Catalogue


Talking to strangers : improving American diplomacy at home and abroad /
Monteagle Stearns.
imprint
Princeton, N.J. : Princeton University Press, c1996.
description
xxv, 201 p. ; 24 cm.
ISBN
0691011303
format(s)
Book
Holdings
More Details
imprint
Princeton, N.J. : Princeton University Press, c1996.
isbn
0691011303
general note
"Twentieth Century Fund book."
catalogue key
1669707
 
Includes bibliographical references (p. 179-192) and index.
A Look Inside
Excerpts
Flap Copy
"It would be hard for me to overstate my opinion of the book. It is, at least to my knowledge, the best work on this subject ever written by an American, and should become a standard treatment of the subject, particularly for students of the structure of international relations."-- George Kennan, Professor Emeritus, Institute for Advanced Study "We watched Monty Stearns talk to strangers during some difficult days in Greece, and we know how good he is at doing what a diplomat is really supposed to do. This book serves both as a how-to for others who would engage in the task and as an explanation to the rest of us of how a comprehensive foreign policy should work. Talk about timely!"-- Cokie Roberts, ABC News and National Public Radio , and Steven V. Roberts, U.S. News and World Report
Full Text Reviews
Appeared in Choice on 1996-09-01:
A career diplomat and ambassador, Stearns presents a powerful and persuasive analysis of the historical weaknesses of US foreign policy making, policy administration, and foreign intelligence. He argues that US foreign policy makers do not need a new doctrine but a new attitude toward international relations and new ways of learning from the Foreign Service. The book shows what must change if the US, with reduced military and material resources, is to maintain its status as a major power in a world confronted with unprecedented problems. The introductory chapter discusses how traditional European diplomacy evolved, describes certain features of the US approach to diplomacy, and analyzes changes in the international environment that affect the diplomatic methods of all states. The next three chapters ("The Diplomacy of Reason," "The Diplomacy of Doctrine," and "The Diplomacy of Process") treat historic phases of American diplomacy that embody distinguishing characteristics. The latter compares the performance of the US Foreign Service with that of leading European powers. The next four chapters take up the core skills of diplomacy, representation, management, communication, and negotiation. Stearns examines how well US diplomats have mastered those skills, how productively they use them, and how they fit into the policy-making process. The final two chapters provide conclusions and recommendations designed to make US diplomacy a more effective instrument of foreign policy. This book is certain to become a standard for critics and supporters of an independent Foreign Service. General; upper-division undergraduates through faculty. R. M. Bigler University of Nevada, Las Vegas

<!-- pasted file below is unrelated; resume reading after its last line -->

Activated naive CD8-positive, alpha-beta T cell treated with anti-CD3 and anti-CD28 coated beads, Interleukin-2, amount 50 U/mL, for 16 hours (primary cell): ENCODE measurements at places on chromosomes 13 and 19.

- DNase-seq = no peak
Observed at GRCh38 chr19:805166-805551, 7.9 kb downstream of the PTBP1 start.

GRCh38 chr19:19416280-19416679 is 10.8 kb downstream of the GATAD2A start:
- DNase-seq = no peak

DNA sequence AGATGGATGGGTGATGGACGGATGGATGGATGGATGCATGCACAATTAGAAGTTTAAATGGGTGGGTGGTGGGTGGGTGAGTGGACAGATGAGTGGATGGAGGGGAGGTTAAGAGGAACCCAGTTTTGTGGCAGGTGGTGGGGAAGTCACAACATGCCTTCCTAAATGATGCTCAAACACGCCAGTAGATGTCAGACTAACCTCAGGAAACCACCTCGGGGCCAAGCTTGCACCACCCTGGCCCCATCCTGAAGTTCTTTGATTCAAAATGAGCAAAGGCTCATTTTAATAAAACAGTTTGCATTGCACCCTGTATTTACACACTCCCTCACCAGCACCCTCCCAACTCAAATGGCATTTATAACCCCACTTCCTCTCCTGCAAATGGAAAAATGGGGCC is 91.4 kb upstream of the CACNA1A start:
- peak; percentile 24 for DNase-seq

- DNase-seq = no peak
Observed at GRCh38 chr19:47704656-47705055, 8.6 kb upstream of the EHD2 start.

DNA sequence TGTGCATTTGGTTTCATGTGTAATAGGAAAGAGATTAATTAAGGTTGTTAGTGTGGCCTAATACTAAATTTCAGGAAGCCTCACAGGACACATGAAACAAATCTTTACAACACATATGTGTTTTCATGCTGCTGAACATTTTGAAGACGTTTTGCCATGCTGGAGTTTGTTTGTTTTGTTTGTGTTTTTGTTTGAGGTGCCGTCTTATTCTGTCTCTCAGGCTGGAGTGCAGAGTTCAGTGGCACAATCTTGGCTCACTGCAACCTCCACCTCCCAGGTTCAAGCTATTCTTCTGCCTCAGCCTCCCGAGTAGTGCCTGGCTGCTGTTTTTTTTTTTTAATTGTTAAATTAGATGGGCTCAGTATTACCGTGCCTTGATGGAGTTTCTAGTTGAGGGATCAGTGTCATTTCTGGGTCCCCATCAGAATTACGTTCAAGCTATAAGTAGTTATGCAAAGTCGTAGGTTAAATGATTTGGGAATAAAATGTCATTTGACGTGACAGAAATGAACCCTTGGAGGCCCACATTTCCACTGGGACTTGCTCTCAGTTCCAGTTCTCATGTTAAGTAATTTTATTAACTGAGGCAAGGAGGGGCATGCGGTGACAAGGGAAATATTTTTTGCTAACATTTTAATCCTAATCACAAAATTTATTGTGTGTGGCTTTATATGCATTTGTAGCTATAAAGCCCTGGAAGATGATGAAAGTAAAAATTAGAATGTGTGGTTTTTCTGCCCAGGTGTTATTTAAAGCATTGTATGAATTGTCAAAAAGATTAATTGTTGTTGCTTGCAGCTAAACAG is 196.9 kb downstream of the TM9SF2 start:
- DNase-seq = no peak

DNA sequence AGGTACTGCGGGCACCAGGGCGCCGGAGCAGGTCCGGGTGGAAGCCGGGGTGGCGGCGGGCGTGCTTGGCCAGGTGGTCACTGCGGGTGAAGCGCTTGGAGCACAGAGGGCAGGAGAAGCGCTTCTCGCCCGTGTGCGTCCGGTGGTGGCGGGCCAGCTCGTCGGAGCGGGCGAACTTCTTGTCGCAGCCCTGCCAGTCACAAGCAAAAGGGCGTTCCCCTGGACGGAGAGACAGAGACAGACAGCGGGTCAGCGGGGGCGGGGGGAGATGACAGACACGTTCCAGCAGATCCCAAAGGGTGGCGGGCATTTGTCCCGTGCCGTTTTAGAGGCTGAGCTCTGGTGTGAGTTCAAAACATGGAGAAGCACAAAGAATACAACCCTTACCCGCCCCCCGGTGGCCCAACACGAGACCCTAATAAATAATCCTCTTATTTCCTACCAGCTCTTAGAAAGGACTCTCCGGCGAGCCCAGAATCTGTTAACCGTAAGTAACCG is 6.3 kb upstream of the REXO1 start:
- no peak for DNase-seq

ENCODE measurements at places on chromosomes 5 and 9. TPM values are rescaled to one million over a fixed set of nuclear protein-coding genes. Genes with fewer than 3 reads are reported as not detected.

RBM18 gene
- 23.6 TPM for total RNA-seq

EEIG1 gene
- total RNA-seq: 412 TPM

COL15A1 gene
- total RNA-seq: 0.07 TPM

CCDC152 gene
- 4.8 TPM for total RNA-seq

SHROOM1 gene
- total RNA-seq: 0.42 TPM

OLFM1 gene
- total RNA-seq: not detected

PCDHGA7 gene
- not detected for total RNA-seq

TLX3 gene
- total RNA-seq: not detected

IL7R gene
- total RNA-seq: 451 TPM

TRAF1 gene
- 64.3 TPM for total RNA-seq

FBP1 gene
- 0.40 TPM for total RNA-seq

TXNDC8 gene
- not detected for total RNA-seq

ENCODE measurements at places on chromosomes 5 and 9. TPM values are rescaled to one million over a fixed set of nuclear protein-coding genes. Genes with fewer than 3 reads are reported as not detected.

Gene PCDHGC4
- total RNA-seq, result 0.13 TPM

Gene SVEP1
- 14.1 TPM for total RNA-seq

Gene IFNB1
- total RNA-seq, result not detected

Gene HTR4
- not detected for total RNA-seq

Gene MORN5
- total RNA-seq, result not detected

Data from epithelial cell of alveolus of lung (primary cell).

Appeared in Library Journal on 1996-01:
How the United States conducts its foreign policy has been the subject of scores of volumes, some written by historians, others by political scientists, but few by practitioners below the level of Secretary of State. Stearns, who sports a résumé as long as his arm as a diplomat and ambassador to places as diverse as the Ivory Coast and Greece, provides an insider's account of the "practice" of diplomacy-the point where policies from Washington are implemented locally. Stearns traces the history of American diplomacy from the days of Franklin and Jefferson but spends most of his time with the past 50 years. He examines the effects of the 1924 Rogers and 1980 Foreign Service acts on the roles and responsibilities of foreign service officers. This is not a long book, but between its covers the author imparts a great deal of wisdom. For general collections.-Edward Goedeken, Iowa State Univ. Lib., Ames (c) Copyright 2010. Library Journals LLC, a wholly owned subsidiary of Media Source, Inc. No redistribution permitted.
Reviews
Review Quotes
"An engaging and delightfully written plea for restoring the role of the professional diplomat in American foreign policy."-- Foreign Affairs
"Mr. Stearns has given us a thoughtful study of the foreign service, its role in diplomacy and how it may have to operate in the future. Written in admirably lucid prose, it will be of interest to everyone concerned with foreign affairs."-- Sol Schindler, The Washington Times
"[P]rovides an insider's account of the 'practice' of diplomacy--the point where policies from Washington are implemented locally. . . . This is not a long book, but between its covers the author imparts a great deal of wisdom."-- Library Journal
This item was reviewed in:
Library Journal, January 1996
Choice, September 1996
To find out how to look for other reviews, please see our guides to finding book reviews in the Sciences or Social Sciences and Humanities.
Summaries
Unpaid Annotation
"It would be hard for me to overstate my opinion of the book. It is, at least to my knowledge, the best work on this subject ever written by an American, and should become a standard treatment of the subject, particularly for students of the structure of international relations."--George Kennan, Professor Emeritus, Institute for Advanced Study "We watched Monty Stearns talk to strangers during some difficult days in Greece, and we know how good he is at doing what a diplomat is really supposed to do. This book serves both as a how-to for others who would engage in the task and as an explanation to the rest of us of how a comprehensive foreign policy should work. Talk about timely!"--Cokie Roberts, ABC News and National Public Radio, and Steven V. Roberts, U.S. News and World Report
Unpaid Annotation